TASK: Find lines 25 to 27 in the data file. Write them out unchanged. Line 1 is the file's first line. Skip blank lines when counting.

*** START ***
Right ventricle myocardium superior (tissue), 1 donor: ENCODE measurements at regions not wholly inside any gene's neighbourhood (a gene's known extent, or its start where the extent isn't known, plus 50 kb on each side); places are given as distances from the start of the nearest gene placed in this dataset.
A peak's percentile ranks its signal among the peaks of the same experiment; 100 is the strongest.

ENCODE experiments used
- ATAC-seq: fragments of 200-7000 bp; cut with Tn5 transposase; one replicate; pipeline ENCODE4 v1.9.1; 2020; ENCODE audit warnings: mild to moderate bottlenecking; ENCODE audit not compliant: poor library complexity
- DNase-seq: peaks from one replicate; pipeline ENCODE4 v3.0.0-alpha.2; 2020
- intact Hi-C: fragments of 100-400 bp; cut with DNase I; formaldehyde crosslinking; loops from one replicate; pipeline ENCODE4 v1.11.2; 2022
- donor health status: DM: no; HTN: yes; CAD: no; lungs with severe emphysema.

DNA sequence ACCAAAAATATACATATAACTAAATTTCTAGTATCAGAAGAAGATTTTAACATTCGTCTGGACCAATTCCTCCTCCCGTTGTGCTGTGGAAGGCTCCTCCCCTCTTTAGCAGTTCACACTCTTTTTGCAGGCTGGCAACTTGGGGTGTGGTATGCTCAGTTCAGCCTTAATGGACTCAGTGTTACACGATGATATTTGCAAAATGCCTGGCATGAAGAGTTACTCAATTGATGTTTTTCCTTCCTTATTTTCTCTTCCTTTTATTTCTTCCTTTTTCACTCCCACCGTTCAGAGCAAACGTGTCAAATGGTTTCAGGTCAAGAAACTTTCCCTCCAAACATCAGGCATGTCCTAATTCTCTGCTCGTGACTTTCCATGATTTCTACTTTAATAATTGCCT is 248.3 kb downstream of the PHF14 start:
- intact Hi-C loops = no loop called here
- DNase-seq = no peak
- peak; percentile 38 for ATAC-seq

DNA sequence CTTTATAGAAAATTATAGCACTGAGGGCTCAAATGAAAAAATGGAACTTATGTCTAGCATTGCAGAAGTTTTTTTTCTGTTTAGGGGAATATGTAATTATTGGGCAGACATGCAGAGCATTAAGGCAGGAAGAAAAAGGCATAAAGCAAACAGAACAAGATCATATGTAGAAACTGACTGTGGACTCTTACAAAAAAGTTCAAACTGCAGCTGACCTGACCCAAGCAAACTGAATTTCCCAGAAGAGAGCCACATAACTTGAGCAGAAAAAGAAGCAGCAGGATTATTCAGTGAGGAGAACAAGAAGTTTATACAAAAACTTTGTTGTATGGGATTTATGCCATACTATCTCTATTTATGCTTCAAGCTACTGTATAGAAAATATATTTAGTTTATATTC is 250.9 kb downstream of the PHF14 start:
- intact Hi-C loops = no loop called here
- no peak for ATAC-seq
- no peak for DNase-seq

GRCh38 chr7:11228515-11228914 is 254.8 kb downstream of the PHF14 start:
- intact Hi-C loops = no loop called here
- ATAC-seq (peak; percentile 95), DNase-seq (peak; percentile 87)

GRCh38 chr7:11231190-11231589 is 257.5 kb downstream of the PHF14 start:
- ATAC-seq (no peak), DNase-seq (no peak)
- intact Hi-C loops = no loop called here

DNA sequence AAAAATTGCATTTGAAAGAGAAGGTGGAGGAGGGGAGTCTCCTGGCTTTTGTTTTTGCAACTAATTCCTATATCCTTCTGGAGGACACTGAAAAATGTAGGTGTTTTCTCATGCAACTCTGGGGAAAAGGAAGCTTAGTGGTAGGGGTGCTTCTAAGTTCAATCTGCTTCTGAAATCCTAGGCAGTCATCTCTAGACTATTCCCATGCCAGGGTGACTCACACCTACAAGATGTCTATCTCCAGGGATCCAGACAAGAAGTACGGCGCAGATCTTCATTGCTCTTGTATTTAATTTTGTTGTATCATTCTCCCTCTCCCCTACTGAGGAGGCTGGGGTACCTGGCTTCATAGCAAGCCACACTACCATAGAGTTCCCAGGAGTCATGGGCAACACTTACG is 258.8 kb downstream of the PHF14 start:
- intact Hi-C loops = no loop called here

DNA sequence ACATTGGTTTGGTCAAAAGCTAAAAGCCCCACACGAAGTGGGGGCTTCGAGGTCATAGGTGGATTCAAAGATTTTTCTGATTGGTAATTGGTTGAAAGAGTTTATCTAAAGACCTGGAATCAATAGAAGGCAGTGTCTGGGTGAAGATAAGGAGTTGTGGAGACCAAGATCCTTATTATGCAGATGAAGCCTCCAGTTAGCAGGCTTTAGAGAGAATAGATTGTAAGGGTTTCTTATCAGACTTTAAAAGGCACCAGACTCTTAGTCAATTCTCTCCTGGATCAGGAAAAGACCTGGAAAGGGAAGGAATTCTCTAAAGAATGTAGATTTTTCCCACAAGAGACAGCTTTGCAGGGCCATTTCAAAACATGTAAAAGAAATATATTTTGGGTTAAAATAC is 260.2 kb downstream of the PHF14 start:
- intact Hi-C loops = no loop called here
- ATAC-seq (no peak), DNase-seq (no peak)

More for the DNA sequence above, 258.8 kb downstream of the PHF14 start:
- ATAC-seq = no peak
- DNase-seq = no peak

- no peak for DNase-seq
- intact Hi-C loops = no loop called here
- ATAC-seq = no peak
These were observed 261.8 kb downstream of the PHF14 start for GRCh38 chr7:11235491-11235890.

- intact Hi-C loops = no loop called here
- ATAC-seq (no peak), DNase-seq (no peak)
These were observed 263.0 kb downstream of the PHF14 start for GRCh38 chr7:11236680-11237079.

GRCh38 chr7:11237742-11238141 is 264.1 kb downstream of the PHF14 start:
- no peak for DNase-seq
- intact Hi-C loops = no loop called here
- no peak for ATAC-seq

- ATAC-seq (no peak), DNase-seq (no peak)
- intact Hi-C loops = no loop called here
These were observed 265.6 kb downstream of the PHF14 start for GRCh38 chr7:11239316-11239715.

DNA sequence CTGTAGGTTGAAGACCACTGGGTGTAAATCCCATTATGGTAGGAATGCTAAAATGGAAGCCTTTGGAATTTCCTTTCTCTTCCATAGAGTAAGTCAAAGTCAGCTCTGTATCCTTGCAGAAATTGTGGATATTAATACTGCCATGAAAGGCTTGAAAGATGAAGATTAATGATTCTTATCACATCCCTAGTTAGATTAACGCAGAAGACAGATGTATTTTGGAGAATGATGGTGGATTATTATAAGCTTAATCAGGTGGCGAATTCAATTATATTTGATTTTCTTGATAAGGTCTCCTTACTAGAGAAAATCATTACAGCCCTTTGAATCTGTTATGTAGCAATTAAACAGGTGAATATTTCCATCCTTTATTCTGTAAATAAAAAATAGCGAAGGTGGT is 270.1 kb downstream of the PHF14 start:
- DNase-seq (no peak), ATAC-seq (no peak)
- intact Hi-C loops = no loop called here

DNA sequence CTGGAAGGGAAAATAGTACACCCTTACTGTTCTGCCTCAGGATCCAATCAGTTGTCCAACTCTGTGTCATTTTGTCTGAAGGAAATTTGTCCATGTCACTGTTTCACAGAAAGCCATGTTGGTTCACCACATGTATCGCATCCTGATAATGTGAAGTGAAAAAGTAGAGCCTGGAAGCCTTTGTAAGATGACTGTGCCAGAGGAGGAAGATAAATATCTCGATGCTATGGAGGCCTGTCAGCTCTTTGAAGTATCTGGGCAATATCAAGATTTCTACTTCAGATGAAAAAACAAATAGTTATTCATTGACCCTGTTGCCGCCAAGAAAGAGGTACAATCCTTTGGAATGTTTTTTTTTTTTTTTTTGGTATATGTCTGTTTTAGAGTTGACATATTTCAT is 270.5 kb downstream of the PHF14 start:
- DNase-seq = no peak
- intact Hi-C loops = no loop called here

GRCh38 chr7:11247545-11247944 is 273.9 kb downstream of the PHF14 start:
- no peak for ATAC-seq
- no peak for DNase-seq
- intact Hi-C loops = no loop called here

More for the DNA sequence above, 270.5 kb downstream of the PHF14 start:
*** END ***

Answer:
- intact Hi-C loops = no loop called here
- ATAC-seq (no peak), DNase-seq (no peak)

More for the DNA sequence above, 258.8 kb downstream of the PHF14 start: